# Talk:Dupin cyclide

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## The "Dupin" Cyclide Issue

I'm fairly certain that a Dupin cyclide is only one particular type of cyclide and the 'recent' addition to the page stating that a cyclide is a Dupin cyclide is factually incorrect. For instance, in potential theory, i.e. in studying the separable coordinate systems for the 3-variable Laplace equation, we can study the class of cyclides by examining the R-separable coordinate systems which are known to solve this equation. Well known examples of triply-orthogonal sets of surfaces which yield cyclidic surfaces including: bispherical coordinates where you obtain bi-spheres, spindle shaped cyclides, and apple shaped cyclides; toroidal coordinates where you obtain spherical bowls and circular tori, bi-cyclide coordinates where you obtain elongated "spherical" cyclides, as well similar types of apple and spindle shaped cyclides; and then there is flat-ring cyclide coordinates where you obtain flattened tori and modified rotation cyclides which replace the spherical bowls; there is also disk-cyclide coordinates where you obtain disk-cyclides and similar rotation cyclides which replace the spherical bowls; another example is the cap-cyclide coordinates which are cap-cyclides and ring-cyclides.

I am fairly certain the the large part of this list are not dupin cyclides therefore I think another page should be created describing Dupin cyclides and this page should only discuss the more general class of cyclides. This is how the page was originally intended and should remain, unless someone can verify that these other types of cyclides are all indeed Dupin cyclides, i.e. inversions of tori. HowiAuckland 21:44, 10 September 2007 (UTC)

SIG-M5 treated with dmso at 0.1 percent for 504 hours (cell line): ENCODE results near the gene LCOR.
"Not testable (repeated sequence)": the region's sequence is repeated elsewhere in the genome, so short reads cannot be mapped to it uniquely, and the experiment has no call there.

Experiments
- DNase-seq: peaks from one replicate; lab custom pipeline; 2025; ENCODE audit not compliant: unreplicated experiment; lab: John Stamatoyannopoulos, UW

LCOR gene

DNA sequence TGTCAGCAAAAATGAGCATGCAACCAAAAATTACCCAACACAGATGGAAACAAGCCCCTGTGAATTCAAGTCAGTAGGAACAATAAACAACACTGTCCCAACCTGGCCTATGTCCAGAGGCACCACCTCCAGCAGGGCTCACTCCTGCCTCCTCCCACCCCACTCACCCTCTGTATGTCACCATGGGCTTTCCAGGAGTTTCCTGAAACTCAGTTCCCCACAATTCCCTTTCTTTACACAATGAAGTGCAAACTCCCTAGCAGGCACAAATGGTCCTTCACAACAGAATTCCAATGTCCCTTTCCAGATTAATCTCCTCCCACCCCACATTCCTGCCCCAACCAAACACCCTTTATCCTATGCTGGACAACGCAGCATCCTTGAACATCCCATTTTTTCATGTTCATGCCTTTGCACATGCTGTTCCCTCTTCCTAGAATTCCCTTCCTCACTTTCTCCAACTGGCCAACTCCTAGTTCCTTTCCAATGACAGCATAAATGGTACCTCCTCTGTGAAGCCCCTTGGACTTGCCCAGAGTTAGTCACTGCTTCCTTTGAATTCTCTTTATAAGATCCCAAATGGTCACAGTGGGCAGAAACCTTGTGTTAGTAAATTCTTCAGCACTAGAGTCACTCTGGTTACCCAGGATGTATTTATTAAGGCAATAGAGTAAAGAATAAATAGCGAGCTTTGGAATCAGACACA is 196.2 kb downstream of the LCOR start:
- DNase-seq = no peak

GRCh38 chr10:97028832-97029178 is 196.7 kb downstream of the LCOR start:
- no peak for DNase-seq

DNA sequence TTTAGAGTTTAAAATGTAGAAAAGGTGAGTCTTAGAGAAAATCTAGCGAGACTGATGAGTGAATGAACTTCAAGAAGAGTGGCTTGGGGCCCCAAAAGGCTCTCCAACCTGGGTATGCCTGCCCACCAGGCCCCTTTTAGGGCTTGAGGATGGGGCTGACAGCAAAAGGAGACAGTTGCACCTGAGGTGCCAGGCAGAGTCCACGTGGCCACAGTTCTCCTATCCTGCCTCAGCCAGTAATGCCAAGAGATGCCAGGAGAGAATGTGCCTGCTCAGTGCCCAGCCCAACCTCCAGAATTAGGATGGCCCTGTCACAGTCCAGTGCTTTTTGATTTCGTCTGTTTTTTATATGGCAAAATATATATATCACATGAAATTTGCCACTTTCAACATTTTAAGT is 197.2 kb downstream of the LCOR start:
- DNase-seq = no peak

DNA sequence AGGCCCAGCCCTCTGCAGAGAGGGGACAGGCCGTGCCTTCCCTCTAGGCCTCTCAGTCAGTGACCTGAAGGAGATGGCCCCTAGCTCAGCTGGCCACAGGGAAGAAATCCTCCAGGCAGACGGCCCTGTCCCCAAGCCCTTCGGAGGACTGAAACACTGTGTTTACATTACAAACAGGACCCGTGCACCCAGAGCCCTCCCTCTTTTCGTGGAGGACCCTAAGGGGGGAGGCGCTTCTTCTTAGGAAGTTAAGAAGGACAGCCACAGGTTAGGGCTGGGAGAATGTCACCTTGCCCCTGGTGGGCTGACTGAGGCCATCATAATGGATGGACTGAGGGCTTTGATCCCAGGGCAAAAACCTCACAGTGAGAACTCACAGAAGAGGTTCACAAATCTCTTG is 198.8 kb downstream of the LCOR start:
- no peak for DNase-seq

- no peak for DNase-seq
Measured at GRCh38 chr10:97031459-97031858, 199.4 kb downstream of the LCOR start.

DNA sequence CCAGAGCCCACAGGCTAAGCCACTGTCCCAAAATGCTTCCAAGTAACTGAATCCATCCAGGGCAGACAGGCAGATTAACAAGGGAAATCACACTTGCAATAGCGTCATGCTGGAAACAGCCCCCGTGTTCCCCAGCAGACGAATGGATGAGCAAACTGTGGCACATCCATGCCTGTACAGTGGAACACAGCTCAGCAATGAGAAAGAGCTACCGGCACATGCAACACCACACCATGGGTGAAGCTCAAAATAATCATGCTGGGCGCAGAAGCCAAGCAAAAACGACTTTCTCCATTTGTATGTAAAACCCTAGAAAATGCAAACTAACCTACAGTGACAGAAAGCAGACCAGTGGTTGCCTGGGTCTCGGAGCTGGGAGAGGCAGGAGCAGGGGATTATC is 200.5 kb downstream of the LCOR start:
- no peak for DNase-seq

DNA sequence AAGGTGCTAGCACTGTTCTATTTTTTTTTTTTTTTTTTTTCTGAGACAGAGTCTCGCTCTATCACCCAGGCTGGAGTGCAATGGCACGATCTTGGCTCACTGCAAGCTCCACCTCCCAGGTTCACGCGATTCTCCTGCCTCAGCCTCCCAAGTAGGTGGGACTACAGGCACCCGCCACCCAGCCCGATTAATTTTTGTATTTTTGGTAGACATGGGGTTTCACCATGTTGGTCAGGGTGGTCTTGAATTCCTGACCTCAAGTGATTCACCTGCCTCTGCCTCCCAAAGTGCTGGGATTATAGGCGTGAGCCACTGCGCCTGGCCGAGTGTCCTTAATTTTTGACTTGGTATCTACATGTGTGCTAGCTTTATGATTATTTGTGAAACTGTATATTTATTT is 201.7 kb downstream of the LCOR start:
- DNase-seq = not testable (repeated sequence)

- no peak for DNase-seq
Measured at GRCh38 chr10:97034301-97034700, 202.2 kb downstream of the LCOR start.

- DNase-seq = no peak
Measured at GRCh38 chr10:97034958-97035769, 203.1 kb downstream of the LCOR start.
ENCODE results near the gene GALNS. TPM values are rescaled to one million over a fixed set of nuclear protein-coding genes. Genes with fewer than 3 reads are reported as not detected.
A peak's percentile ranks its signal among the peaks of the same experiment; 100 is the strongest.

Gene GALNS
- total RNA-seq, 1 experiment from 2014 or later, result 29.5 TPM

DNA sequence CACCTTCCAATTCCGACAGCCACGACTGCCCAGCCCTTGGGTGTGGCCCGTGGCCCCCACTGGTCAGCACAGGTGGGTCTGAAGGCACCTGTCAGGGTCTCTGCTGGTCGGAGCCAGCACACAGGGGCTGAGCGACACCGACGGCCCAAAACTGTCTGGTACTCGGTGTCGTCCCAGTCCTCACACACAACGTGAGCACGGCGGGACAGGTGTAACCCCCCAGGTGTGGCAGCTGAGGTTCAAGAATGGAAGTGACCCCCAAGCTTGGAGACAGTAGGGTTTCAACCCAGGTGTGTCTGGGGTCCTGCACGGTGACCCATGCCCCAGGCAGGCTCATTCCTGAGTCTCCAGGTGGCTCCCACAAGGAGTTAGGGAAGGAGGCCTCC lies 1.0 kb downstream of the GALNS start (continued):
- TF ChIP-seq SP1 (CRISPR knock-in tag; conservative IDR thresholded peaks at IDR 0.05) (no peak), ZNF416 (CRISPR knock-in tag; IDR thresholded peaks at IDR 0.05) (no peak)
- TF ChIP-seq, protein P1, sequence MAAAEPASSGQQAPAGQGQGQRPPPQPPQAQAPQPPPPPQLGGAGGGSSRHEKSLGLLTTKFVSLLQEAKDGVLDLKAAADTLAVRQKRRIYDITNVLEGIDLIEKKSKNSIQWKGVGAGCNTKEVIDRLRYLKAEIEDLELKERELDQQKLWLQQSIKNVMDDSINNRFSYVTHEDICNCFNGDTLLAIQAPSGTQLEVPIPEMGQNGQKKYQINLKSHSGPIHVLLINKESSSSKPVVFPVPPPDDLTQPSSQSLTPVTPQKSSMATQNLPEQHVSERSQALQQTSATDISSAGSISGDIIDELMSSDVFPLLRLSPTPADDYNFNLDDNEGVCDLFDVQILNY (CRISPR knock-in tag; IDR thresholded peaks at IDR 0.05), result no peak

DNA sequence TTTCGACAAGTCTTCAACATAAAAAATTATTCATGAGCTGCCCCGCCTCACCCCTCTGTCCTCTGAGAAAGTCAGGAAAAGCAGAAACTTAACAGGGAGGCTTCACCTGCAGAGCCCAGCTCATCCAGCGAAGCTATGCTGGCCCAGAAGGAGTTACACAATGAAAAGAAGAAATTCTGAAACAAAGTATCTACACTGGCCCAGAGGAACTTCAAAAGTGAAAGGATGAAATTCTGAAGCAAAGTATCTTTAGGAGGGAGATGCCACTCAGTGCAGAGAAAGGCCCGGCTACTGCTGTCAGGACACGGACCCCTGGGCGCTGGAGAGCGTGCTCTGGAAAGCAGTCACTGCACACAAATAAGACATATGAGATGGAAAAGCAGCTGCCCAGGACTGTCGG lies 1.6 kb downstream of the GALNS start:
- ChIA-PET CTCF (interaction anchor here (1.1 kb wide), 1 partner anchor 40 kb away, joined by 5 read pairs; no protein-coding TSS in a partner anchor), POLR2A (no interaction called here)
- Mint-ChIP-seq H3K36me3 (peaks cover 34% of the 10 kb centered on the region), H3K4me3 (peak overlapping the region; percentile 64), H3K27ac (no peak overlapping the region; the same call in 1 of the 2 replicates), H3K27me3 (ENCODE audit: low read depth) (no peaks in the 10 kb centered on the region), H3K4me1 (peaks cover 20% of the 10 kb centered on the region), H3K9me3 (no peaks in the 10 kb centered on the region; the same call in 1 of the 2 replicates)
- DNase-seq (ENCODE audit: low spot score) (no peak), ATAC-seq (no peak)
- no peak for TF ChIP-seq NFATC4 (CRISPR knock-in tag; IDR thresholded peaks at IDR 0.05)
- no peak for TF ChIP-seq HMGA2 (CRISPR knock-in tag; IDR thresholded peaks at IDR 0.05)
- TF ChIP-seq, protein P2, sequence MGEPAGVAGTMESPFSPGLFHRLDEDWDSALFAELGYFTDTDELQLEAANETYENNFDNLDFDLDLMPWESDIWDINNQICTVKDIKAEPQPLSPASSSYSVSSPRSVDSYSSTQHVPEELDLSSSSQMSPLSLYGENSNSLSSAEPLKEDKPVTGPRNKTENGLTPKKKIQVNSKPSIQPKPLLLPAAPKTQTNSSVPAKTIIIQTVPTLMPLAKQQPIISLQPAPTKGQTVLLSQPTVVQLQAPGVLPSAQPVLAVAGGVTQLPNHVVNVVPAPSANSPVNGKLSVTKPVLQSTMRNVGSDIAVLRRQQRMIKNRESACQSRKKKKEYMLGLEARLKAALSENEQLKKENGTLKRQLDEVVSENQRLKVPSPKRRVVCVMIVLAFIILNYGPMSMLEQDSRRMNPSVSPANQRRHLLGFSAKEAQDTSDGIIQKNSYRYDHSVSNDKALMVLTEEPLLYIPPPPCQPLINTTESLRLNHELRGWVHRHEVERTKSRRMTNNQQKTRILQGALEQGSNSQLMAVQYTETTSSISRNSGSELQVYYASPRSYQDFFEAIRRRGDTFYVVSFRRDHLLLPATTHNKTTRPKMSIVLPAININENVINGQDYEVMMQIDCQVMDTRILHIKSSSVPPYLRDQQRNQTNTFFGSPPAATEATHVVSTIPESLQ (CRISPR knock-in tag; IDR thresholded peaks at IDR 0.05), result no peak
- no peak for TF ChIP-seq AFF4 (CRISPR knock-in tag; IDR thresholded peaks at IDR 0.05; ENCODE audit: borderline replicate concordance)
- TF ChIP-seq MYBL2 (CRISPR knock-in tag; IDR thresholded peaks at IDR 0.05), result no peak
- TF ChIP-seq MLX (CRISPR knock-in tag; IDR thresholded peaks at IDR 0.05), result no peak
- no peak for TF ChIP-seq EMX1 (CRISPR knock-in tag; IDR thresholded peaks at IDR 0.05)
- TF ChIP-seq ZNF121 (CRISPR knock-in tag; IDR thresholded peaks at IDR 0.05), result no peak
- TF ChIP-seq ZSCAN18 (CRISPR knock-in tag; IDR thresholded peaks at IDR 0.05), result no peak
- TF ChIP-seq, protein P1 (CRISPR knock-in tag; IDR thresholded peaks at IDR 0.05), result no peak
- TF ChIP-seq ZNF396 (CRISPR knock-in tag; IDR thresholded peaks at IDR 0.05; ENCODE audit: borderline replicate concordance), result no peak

I have been meaning to produce images of the other type of cyclides, Hilber and Cohen Vosen have images of horn, and spindle cyclides (see mathworld cyclide) and refere to the whole family as Dupin cyclides. Are any of the surfaces you have not included in the mathworld images? --Salix alba (talk) 23:15, 10 September 2007 (UTC)
No I don't see any of the images that I mentioned in the mathworld images. I have been looking at the Hilbert & Cohn-Vossen book. Perhaps you are correct, but then we must verify that the Dupin cylcides include all the types of the cyclides that I mentioned plus, of course, all the confocal quadrics including the ellipsoids, parabaloids, spheroids, hyperboloids, etc. I am trying to find the Lie sphere geometry book as well. HowiAuckland 00:01, 12 September 2007 (UTC)
HowiAuckland is correct in observing that the term "cyclide" is sometimes used in a more general sense than the term "Dupin cyclide". In particular, the cyclides described by the quartic equation do not in general have circular curvature lines: they can be arbitrary conics (e.g. the curvature lines on ellipsoids are ellipses in general).
Since this article was originally conceived as an article on Dupin cyclides, I have moved it from Cyclide, and restructured it to explain the distinction. If the material on cyclides is expanded sufficiently, it can, of course, be spun out to a separate article at Cyclide, with a hatnote to dablink the two meanings. Geometry guy 17:17, 12 April 2008 (UTC)